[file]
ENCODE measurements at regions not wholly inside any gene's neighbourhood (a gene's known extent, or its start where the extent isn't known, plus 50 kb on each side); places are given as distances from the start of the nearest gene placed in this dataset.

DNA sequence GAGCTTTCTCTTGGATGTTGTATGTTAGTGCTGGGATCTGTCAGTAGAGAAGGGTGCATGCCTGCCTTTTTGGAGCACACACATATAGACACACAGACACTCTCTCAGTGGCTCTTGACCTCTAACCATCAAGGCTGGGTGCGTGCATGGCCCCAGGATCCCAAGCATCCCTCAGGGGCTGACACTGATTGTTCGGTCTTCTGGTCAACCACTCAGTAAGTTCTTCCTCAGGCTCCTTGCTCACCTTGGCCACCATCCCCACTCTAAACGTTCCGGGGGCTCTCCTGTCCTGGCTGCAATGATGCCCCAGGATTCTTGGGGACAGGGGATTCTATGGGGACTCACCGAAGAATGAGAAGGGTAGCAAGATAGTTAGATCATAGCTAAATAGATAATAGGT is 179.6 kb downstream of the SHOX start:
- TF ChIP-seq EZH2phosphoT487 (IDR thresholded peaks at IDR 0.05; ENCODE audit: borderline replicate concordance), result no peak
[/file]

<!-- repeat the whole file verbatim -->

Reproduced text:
ENCODE measurements at regions not wholly inside any gene's neighbourhood (a gene's known extent, or its start where the extent isn't known, plus 50 kb on each side); places are given as distances from the start of the nearest gene placed in this dataset.

DNA sequence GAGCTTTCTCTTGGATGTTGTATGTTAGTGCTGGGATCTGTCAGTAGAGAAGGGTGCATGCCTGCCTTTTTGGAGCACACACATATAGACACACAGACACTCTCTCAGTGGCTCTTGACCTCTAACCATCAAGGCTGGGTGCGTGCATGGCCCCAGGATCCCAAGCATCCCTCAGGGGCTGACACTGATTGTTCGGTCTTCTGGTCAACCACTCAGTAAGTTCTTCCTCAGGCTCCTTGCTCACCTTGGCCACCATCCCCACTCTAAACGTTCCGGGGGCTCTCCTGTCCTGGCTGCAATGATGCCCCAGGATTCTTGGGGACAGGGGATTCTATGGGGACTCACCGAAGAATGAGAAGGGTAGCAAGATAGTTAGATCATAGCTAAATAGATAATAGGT is 179.6 kb downstream of the SHOX start:
- TF ChIP-seq EZH2phosphoT487 (IDR thresholded peaks at IDR 0.05; ENCODE audit: borderline replicate concordance), result no peak